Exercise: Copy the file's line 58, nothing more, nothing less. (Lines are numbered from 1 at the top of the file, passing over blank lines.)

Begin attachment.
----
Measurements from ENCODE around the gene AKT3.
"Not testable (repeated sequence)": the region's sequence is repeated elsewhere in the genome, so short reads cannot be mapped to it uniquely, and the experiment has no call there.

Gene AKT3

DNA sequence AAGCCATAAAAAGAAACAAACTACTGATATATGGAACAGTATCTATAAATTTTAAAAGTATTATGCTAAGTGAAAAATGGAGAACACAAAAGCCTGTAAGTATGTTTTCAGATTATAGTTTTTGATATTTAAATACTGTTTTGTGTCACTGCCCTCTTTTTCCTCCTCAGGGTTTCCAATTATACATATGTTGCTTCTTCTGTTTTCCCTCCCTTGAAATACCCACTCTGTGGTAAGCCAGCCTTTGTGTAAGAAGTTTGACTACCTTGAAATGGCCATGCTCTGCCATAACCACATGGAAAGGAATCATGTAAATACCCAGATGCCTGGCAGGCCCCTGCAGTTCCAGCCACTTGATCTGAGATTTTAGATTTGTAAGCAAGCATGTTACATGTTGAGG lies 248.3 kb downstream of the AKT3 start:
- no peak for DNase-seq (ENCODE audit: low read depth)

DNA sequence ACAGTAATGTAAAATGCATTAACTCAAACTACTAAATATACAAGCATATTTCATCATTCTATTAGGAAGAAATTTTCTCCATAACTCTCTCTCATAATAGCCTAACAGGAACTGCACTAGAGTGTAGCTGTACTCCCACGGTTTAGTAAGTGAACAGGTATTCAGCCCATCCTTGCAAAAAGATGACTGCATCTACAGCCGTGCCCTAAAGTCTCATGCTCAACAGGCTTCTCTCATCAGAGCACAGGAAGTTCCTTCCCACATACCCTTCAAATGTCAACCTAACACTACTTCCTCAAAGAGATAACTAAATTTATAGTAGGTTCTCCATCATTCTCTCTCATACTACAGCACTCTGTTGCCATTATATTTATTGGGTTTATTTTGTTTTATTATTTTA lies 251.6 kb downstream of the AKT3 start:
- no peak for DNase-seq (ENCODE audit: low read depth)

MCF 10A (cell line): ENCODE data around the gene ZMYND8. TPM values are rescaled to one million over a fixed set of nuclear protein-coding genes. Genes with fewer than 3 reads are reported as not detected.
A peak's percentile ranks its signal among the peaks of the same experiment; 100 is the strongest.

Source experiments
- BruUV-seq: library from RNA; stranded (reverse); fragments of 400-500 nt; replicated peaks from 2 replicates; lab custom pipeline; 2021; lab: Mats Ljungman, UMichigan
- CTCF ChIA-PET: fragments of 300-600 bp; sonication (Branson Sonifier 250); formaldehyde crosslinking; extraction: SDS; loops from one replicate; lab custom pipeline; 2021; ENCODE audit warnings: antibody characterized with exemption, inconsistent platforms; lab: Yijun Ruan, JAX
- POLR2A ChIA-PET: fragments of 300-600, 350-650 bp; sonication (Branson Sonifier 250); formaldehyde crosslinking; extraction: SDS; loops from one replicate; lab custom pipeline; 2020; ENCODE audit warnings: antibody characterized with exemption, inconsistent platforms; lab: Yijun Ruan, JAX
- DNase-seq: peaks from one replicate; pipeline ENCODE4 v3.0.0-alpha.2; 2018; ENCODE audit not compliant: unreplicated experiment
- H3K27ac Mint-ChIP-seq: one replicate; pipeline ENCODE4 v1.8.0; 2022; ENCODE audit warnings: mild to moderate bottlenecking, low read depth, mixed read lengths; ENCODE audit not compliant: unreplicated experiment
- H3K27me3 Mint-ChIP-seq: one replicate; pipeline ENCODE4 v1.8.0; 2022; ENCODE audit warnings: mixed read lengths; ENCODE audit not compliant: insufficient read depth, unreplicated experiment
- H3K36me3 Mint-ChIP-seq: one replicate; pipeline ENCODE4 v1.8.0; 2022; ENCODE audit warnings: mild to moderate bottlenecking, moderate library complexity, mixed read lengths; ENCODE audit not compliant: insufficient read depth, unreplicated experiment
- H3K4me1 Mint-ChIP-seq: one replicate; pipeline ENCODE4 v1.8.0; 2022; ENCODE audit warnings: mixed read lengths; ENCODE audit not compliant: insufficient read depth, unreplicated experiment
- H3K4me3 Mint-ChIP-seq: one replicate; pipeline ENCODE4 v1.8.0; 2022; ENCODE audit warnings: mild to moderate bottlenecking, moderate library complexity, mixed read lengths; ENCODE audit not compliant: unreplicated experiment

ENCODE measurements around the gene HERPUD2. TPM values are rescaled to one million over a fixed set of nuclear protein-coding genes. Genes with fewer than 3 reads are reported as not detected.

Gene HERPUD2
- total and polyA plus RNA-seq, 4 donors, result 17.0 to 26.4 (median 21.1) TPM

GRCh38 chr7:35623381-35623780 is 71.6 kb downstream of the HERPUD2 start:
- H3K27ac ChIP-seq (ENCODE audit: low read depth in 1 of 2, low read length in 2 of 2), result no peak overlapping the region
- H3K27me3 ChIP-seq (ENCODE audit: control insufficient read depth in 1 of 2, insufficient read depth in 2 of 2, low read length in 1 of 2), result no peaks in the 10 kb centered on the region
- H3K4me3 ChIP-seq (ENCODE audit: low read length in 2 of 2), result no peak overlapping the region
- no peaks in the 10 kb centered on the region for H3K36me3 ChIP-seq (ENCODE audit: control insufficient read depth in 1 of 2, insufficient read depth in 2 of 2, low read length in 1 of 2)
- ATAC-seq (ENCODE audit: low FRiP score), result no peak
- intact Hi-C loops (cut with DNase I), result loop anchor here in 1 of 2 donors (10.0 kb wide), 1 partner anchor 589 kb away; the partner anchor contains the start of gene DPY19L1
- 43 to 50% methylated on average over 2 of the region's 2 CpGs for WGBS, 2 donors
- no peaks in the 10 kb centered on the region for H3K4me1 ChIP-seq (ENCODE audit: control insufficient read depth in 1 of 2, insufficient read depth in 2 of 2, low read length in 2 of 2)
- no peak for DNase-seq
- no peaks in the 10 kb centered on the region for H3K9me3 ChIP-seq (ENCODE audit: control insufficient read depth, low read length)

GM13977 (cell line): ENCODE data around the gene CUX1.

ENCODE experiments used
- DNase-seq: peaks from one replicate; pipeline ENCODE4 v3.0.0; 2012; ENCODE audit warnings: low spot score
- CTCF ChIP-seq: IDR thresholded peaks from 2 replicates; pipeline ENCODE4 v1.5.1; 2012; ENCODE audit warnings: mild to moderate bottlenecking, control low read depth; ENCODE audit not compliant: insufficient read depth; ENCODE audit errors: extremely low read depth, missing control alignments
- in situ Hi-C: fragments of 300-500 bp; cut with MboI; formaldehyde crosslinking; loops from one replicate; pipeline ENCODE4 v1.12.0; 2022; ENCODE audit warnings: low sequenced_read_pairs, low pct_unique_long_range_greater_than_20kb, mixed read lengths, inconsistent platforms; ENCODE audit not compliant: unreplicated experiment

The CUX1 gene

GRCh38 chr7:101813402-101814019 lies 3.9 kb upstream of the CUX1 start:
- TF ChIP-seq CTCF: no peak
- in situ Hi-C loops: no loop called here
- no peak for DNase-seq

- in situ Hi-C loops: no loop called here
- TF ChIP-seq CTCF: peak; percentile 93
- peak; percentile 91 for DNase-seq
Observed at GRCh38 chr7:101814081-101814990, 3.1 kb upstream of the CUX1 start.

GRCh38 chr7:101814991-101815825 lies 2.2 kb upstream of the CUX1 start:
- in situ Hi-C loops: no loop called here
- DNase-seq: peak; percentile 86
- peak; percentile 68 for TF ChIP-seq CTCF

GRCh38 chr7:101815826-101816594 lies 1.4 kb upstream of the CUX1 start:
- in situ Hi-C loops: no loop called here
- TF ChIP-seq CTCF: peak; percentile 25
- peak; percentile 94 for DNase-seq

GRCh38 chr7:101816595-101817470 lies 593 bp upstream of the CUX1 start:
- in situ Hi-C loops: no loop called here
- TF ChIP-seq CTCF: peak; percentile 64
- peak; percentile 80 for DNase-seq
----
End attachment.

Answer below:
- TF ChIP-seq CTCF: peak; percentile 64